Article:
1. Who is the scribe? What is the significance of these bookends to the novel? Why does Katherine want her tale put down in writing?
2. In her statement, “The road is laid before us and we must pass along it, and, through ourselves, come to salvation—or damnation,” Katherine seems to suggest that our fate is decided for us, but that our reactions to that fate determine our ultimate reward. Where in the novel do you see a tension between fate and personal determination? How much free will does Katherine actually have in her situation? Does she exercise it?
3. What series of events does Katherine’s mother’s death set in motion that leads to Katherine being moved to Horsham? If her mother had stayed alive, what do you think would have happened to Katherine?
4. When Katherine joins the household at Horsham, she becomes the butt of constant jokes about the Howard family, and the fact that the Duchess puts on airs about the family name. Why doesn’t Katherine mind their teasing? Why does she put up with her manipulative, sometimes even cruel new friends, like Isabel? Is she desperate to fit in, or is she just an idiot?
5. Why do things begin to unravel for Katherine’s cousin Anne? What event brings on her miscarriage? How does Henry manage to drum up an adultery charge against her? What immediate effect do these events have on the Howard family? Why does Uncle Norfolk join those who condemn Anne?
6. Katherine describes her aunt this way: “The Duchess was a lady who would make herself believe what she wanted to—particularly if the alternative was too unpleasant to contemplate.” Which other characters in the novel use this coping mechanism? Does it serve them well or ill?
7. Katherine describes gloom in the Howard house after Henry announces his betrothal to Anne of Cleves: “Anne of Cleves, with her Protestant upbringing, was certainly not what the Howards were looking for.” How much does Katherine understand of the religious/political nuances and implications surrounding Henry’s decisions? How does Plaidy convey these to her readers even when her narrator doesn’t understand them?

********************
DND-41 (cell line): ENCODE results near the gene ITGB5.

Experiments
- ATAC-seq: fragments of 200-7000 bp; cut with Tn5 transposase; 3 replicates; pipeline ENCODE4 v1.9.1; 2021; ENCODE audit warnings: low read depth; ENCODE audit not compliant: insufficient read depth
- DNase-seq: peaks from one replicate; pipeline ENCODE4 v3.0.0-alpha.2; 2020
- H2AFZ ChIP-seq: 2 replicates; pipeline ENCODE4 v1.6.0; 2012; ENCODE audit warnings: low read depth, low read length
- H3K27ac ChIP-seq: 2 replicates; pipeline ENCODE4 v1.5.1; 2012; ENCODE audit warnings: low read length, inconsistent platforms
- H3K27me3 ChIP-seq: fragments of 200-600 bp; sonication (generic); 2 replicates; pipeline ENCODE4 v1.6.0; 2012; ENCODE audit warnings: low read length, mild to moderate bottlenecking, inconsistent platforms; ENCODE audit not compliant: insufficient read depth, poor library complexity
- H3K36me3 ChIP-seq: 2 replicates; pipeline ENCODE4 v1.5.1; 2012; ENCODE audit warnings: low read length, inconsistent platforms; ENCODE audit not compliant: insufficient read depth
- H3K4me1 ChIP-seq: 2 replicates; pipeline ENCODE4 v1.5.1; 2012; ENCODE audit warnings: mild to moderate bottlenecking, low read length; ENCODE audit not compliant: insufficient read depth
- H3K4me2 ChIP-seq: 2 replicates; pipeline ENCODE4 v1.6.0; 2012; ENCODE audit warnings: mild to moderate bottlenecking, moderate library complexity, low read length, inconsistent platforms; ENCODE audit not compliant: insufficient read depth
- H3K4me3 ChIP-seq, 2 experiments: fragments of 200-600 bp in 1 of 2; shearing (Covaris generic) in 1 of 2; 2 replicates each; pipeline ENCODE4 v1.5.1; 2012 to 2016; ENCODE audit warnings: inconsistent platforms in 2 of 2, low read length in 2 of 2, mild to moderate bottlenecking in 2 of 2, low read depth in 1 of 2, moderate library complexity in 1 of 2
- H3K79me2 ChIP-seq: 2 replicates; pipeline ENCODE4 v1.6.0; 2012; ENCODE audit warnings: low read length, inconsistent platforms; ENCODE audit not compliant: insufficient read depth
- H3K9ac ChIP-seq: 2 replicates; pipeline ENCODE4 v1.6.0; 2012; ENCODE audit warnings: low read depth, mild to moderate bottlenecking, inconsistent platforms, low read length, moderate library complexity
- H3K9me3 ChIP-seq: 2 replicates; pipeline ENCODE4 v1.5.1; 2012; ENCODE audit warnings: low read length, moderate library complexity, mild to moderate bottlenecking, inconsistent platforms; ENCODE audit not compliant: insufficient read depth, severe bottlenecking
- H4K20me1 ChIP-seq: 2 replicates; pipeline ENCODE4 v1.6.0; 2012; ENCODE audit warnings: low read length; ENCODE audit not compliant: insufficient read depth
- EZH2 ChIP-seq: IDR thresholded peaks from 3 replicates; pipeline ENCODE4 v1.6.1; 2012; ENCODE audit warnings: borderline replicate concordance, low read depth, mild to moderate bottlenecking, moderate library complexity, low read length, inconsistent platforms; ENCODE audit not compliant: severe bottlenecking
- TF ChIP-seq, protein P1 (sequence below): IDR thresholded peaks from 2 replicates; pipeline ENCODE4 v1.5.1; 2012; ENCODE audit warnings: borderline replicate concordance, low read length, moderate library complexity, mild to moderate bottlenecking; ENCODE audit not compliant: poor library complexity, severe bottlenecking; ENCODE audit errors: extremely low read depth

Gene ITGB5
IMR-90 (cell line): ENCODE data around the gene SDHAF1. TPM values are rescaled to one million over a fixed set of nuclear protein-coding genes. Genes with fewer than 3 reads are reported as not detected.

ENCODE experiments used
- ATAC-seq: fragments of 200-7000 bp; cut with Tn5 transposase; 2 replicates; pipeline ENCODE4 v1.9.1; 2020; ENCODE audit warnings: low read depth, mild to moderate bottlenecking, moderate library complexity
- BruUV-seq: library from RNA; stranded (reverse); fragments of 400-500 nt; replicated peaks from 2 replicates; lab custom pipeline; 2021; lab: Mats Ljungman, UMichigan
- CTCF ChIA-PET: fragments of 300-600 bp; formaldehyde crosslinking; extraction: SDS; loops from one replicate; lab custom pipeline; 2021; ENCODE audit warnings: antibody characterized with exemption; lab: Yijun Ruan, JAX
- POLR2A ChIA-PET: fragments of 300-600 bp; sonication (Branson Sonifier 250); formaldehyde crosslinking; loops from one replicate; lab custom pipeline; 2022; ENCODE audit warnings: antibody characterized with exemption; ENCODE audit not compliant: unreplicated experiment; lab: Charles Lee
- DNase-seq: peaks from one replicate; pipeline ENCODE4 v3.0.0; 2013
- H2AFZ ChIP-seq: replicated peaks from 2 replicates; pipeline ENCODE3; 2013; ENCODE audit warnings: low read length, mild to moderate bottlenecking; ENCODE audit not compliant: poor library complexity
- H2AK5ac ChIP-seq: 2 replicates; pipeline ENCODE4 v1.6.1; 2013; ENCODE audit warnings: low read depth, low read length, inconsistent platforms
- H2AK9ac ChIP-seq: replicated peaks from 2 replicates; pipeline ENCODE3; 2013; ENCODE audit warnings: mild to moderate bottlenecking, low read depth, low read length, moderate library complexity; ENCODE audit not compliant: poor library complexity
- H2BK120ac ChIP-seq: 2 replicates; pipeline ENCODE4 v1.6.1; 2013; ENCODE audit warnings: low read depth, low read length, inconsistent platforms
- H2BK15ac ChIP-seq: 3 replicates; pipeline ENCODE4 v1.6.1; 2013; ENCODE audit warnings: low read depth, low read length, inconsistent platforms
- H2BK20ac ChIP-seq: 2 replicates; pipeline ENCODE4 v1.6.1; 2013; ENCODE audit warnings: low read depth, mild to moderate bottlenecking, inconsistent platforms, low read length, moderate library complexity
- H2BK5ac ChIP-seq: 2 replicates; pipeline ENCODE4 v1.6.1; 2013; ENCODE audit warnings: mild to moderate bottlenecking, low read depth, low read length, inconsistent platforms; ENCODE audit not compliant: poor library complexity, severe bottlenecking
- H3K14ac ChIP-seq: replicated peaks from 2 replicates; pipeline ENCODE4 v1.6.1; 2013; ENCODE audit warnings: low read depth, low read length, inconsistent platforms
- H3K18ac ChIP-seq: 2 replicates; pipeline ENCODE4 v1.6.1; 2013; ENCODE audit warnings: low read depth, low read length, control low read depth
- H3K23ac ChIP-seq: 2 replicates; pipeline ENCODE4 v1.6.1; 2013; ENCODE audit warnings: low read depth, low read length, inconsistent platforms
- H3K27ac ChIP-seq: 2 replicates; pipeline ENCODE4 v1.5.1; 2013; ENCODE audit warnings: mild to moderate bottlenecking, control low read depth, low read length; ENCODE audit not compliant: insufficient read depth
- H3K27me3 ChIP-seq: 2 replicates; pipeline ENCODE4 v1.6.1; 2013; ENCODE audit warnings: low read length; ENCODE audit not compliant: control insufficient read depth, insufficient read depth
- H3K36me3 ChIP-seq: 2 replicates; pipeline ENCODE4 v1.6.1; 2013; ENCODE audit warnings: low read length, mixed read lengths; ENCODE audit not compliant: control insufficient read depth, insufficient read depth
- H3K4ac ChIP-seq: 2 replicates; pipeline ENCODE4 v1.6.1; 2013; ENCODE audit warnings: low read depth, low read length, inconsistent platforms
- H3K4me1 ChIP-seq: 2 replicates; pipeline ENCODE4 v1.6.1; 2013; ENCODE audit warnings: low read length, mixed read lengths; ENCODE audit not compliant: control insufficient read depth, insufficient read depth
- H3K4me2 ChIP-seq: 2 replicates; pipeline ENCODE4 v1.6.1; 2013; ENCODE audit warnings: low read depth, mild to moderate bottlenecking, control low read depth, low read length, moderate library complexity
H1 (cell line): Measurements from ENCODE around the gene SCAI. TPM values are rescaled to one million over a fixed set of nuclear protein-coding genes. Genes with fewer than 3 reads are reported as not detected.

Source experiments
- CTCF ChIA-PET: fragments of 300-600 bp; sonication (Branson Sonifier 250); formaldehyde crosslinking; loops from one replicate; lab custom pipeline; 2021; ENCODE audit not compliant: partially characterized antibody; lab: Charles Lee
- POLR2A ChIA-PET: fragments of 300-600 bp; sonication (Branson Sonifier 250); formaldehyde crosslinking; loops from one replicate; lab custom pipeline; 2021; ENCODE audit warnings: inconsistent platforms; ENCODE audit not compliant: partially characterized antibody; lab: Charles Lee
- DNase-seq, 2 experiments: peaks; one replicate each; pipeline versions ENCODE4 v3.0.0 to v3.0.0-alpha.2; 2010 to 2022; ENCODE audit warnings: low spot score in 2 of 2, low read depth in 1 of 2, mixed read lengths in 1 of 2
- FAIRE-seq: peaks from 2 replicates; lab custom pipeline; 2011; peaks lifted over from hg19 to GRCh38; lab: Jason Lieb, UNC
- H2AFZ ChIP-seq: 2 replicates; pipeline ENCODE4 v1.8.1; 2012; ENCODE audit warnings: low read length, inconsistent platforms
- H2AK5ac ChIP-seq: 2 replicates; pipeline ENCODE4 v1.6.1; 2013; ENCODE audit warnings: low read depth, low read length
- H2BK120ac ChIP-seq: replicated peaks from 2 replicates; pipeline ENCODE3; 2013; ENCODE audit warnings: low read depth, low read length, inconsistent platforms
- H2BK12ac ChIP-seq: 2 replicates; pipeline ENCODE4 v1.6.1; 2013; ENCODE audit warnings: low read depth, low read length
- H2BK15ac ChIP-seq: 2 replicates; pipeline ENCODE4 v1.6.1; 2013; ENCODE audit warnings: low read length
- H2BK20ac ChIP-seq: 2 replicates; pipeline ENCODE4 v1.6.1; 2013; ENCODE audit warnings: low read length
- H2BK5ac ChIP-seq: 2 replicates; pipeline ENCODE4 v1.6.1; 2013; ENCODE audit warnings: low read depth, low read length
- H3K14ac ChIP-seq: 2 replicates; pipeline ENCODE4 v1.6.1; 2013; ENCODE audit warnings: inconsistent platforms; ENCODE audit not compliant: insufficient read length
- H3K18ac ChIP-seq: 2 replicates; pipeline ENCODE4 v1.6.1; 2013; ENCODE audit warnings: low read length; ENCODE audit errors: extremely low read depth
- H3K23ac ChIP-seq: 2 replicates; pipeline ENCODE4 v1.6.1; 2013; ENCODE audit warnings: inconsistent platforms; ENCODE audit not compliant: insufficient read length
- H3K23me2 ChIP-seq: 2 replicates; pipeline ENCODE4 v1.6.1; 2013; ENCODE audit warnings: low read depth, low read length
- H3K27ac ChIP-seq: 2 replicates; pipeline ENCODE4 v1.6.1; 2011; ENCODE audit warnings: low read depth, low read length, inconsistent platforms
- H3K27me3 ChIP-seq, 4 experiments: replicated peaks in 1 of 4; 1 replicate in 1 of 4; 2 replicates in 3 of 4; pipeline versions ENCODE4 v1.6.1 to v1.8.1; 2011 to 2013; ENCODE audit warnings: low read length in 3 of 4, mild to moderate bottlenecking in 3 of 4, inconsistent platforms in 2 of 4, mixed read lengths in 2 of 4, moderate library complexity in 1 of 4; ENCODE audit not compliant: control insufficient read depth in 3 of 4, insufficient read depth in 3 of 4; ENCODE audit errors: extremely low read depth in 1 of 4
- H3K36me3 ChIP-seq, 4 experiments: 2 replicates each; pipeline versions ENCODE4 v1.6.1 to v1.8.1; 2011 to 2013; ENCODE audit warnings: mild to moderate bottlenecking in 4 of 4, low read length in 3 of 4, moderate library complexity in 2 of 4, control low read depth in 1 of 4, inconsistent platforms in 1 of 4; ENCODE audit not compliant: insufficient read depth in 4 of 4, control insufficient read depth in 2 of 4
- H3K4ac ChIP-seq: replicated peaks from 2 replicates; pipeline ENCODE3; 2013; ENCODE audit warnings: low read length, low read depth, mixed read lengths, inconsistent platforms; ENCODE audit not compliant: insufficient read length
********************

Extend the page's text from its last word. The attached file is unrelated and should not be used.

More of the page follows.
8. What is Thomas Cromwell’s dire mistake regarding Anne of Cleves, and what is the reaction of his colleagues? What stand does Katherine take in this issue? What role does the Duke of Norfolk play in Cromwell’s demise? Does Katherine absorb any new information after watching this unfold?
9. By their third flirtatious visit, Katherine describes herself as “completely disarmed” by the king’s playfulness. Even when he bruises her, she says, “I giggled inwardly, asking myself if it were an honour to be bruised by the King.” Is she truly clueless as to what’s going on? What is her first hint that Henry is volatile, even with her?
10. What does Katherine call the “one sphere in which I was not ignorant.” Is it useful to her?
11. Why does Joan Bulmer’s letter spook Katherine? What does Joan want? How does Katherine talk herself out of seeing the letter as a warning signal?
12. Who sends word to King Francis of France about the mess Katherine finds herself in? Why? What would have been different if this step had not been taken?
13. Thomas Cranmer, Archbishop of Canterbury, visits Katherine in the Tower and offers her a possible stay of execution. What are the terms of his offer? Why does she refuse this opportunity? If she had accepted Cranmer’s offer, do you think Henry would have taken her back? Why or why not?
14. After the Duchess discovers Katherine rolling on the floor with Derham, Katherine stoically observes, “People often vented their rage on those who were the victims of their neglect because they were in truth blaming themselves.” In what ways does Katherine suspect her aunt blames herself? Where else in the novel do you recognize the theme of blaming the victim?
15. How does public opinion change as a result of Katherine’s death?
16. Concerning Catherine Parr, Henry’s sixth wife, the scribe closes with: “It was not a case of choosing, but being chosen.” Is it fair to call this the theme of the novel?